The tourist season may be over but there is plenty of interest in the island of Hvar this winter — both internationally and academically.
An uncharacteristic rainy spell on Europe's sunniest island coincided with the visit of a group of students from Northeastern University in Boston, culminating in a public presentation on their findings in Hvar's third largest town of Jelsa on January 31, 2014, an event attended by Digital Journal.
The students, from the School of Architecture in the university, have put together a phenomenal amount of data for their research project for both Jelsa and a community in Portugal, under a programme called Resilient Coastal Leisure Environments, work which will be of great benefit to the local authorities in their planning strategies.
Jelsa Mayor Niksa Peronja chaired the meeting where the Boston students presented their findings.
Vivian Grisogono, founder of Hvar first environmental website, attended the meeting, and summarised the initial findings of the group:
"Professor Ivan Rupnik gave a powerful and engrossing description of the scope of the project, illustrated by the impressive material which has been collated from the first phase, after which the researchers each described their particular interests. It was heartening to hear how many of them highlighted the need to preserve the environment and make use of Hvar's abundant natural resources, as well as existing facilities and amenities.
Professor Ivan Rupnik was an enthusiastic leader of the American academic group.
"Each researcher had a practical project in view. Among the suggestions: 'wellness tourism' based on using the 'working landscape', that is the areas of cultivation such as the vineyards and lavender fields; developing the vineyards, especially on the south side of the island, to make Hvar progress to being a top wine destination; developing agricultural tourism, and helping the problem of accommodation through partially pre-fabricated lodges for the fields; revitalizing the old hotels in prime locations, specifically the Hotel Jadran on Jelsa's waterfront; opening up the possibilities for year-round tourism, especially upgrading the sports facilities to be used as training centres; developing the villages into tourist locations, without spoiling their identity; improving the infrastructure by making better use of existing services, especially the ferries; and considering the development of air services such as the seaplanes, and perhaps building an airport."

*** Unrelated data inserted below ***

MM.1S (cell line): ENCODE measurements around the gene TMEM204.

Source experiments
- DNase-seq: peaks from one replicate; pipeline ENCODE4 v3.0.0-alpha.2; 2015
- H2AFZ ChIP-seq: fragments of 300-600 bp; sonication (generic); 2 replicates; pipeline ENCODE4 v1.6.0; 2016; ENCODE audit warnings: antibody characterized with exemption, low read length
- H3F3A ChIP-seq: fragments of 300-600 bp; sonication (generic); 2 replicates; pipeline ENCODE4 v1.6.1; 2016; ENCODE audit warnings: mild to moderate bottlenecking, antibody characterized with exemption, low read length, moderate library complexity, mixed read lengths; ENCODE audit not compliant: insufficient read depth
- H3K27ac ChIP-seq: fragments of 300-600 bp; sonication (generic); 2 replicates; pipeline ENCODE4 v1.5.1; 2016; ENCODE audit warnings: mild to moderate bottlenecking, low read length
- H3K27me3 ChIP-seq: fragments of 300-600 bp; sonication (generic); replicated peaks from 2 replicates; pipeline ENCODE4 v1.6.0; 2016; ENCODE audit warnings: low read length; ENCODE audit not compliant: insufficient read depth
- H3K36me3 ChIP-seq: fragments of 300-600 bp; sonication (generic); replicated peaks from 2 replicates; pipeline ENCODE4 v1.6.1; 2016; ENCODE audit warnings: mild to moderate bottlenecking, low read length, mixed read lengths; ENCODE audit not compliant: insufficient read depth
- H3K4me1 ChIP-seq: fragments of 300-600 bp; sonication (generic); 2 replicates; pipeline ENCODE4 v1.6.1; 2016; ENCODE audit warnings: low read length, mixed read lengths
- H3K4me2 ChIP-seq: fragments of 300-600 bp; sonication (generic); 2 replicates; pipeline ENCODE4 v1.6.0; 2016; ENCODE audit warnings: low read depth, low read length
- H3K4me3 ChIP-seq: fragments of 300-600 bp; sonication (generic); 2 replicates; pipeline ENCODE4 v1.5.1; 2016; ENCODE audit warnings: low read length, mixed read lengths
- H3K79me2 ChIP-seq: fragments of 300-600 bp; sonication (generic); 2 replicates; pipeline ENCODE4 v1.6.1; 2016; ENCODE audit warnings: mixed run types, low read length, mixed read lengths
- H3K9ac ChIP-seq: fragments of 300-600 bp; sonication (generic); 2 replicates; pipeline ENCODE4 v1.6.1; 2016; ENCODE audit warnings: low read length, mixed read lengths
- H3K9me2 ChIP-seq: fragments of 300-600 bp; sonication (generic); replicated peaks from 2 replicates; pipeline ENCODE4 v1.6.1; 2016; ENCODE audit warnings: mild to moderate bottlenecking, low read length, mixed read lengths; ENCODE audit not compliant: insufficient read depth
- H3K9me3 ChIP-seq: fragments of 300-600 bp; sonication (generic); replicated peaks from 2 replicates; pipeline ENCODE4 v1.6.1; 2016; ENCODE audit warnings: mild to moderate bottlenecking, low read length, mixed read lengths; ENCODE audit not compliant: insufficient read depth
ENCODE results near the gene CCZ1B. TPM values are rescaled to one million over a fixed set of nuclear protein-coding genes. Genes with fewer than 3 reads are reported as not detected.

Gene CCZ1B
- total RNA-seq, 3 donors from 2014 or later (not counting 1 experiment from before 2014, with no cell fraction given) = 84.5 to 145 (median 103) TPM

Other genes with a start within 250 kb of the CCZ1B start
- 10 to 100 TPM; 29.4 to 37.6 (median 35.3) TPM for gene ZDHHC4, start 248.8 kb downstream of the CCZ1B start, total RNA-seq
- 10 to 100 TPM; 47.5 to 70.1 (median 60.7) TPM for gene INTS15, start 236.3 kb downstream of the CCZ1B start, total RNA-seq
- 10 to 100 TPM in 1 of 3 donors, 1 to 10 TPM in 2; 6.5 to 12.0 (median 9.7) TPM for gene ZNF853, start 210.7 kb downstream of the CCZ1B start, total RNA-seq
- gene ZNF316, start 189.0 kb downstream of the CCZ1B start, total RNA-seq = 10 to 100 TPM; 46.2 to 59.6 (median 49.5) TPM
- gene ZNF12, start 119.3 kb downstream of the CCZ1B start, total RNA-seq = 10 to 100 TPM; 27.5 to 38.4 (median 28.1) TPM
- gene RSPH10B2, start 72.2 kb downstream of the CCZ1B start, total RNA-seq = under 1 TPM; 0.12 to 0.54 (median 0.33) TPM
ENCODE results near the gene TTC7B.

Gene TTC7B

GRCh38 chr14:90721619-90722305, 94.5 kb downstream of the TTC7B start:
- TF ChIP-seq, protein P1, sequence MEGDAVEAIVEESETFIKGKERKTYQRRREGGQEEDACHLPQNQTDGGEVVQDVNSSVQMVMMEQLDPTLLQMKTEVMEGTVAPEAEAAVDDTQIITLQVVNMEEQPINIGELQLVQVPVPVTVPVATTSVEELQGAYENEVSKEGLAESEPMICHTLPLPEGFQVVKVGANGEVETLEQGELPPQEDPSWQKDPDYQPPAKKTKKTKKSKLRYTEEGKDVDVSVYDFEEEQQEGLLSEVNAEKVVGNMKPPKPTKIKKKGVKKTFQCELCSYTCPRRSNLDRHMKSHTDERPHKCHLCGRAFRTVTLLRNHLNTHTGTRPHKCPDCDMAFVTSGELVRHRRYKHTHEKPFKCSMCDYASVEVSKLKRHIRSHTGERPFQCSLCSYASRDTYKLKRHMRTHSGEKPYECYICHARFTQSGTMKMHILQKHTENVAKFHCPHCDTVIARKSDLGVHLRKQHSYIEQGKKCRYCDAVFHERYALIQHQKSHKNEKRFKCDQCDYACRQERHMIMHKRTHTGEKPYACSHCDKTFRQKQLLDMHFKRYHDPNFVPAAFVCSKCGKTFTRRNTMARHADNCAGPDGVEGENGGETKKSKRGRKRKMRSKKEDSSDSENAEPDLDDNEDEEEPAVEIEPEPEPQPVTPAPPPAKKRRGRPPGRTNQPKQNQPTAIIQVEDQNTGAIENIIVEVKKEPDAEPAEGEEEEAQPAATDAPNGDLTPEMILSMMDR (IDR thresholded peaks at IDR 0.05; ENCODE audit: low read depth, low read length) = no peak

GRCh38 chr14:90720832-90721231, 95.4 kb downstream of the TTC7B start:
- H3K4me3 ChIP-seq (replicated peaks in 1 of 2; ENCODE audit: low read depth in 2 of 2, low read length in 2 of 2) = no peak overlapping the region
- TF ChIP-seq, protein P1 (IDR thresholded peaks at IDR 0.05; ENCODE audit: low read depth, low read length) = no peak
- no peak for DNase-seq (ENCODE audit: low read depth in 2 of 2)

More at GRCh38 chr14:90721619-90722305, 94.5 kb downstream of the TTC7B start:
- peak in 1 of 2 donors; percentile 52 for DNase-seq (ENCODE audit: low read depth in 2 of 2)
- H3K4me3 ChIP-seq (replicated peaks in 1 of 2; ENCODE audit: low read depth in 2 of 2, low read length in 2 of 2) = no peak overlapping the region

Jelsa Mayor Niksa Peronja with Ivica Covic, Professor of Architecture at the University of Milan.
The Boston interest is not the only American academic involvement in Croatia's premier island, famous for its sun, lavender and UNESCO heritage; Fresno State University in California is also work with the island's winemakers to put together an intern programme on the island, which has a 2,400-year wine story, and whose exports now span from China to California.
The Boston presentation came just days after another initiative, Hvar 2020, was presented in Hvar Town by Professor Ivana Maric from the Economics Faculty of Zagreb, who is part of a team putting together a development plan for the town. The initial presentation of the project was well-attended and keenly discussed, as previously reported on Digital Journal.
The historic Loggia building was packed on a blustery January evening.
There has also been other international interest in the development of the island, including an intriguing presentation by Julije Skelin to all four mayors of the island on the possibilities for developing tourism, based on the successful model of improved tourism on a Swedish archipelago.